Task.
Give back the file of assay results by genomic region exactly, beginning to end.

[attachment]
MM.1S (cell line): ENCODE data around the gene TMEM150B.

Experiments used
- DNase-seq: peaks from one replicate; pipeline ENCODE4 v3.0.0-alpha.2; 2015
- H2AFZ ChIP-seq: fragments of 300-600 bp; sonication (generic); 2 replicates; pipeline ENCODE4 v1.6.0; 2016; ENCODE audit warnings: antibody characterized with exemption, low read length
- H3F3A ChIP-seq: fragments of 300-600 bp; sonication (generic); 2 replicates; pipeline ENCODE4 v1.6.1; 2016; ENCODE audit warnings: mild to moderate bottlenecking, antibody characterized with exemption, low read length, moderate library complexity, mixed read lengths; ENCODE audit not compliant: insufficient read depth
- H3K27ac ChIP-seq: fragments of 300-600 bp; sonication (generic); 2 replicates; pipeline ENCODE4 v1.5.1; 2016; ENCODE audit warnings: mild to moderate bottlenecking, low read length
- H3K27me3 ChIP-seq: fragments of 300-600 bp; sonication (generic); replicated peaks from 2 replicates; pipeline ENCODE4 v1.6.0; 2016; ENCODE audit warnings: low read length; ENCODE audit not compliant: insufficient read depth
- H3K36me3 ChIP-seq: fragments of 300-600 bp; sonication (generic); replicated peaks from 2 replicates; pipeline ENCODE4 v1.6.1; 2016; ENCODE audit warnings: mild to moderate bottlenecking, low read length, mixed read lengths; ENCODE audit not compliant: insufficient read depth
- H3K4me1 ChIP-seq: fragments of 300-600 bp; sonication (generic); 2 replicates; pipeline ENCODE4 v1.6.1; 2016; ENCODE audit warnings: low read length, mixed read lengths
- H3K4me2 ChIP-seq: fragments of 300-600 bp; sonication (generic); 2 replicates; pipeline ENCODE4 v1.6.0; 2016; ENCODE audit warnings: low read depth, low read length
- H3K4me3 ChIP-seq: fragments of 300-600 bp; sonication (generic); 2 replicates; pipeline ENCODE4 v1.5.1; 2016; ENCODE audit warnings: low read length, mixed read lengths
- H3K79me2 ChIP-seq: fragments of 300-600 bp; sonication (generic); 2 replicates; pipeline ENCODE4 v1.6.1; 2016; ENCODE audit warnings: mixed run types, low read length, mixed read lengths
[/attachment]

MM.1S (cell line): ENCODE data around the gene TMEM150B.

Experiments used
- DNase-seq: peaks from one replicate; pipeline ENCODE4 v3.0.0-alpha.2; 2015
- H2AFZ ChIP-seq: fragments of 300-600 bp; sonication (generic); 2 replicates; pipeline ENCODE4 v1.6.0; 2016; ENCODE audit warnings: antibody characterized with exemption, low read length
- H3F3A ChIP-seq: fragments of 300-600 bp; sonication (generic); 2 replicates; pipeline ENCODE4 v1.6.1; 2016; ENCODE audit warnings: mild to moderate bottlenecking, antibody characterized with exemption, low read length, moderate library complexity, mixed read lengths; ENCODE audit not compliant: insufficient read depth
- H3K27ac ChIP-seq: fragments of 300-600 bp; sonication (generic); 2 replicates; pipeline ENCODE4 v1.5.1; 2016; ENCODE audit warnings: mild to moderate bottlenecking, low read length
- H3K27me3 ChIP-seq: fragments of 300-600 bp; sonication (generic); replicated peaks from 2 replicates; pipeline ENCODE4 v1.6.0; 2016; ENCODE audit warnings: low read length; ENCODE audit not compliant: insufficient read depth
- H3K36me3 ChIP-seq: fragments of 300-600 bp; sonication (generic); replicated peaks from 2 replicates; pipeline ENCODE4 v1.6.1; 2016; ENCODE audit warnings: mild to moderate bottlenecking, low read length, mixed read lengths; ENCODE audit not compliant: insufficient read depth
- H3K4me1 ChIP-seq: fragments of 300-600 bp; sonication (generic); 2 replicates; pipeline ENCODE4 v1.6.1; 2016; ENCODE audit warnings: low read length, mixed read lengths
- H3K4me2 ChIP-seq: fragments of 300-600 bp; sonication (generic); 2 replicates; pipeline ENCODE4 v1.6.0; 2016; ENCODE audit warnings: low read depth, low read length
- H3K4me3 ChIP-seq: fragments of 300-600 bp; sonication (generic); 2 replicates; pipeline ENCODE4 v1.5.1; 2016; ENCODE audit warnings: low read length, mixed read lengths
- H3K79me2 ChIP-seq: fragments of 300-600 bp; sonication (generic); 2 replicates; pipeline ENCODE4 v1.6.1; 2016; ENCODE audit warnings: mixed run types, low read length, mixed read lengths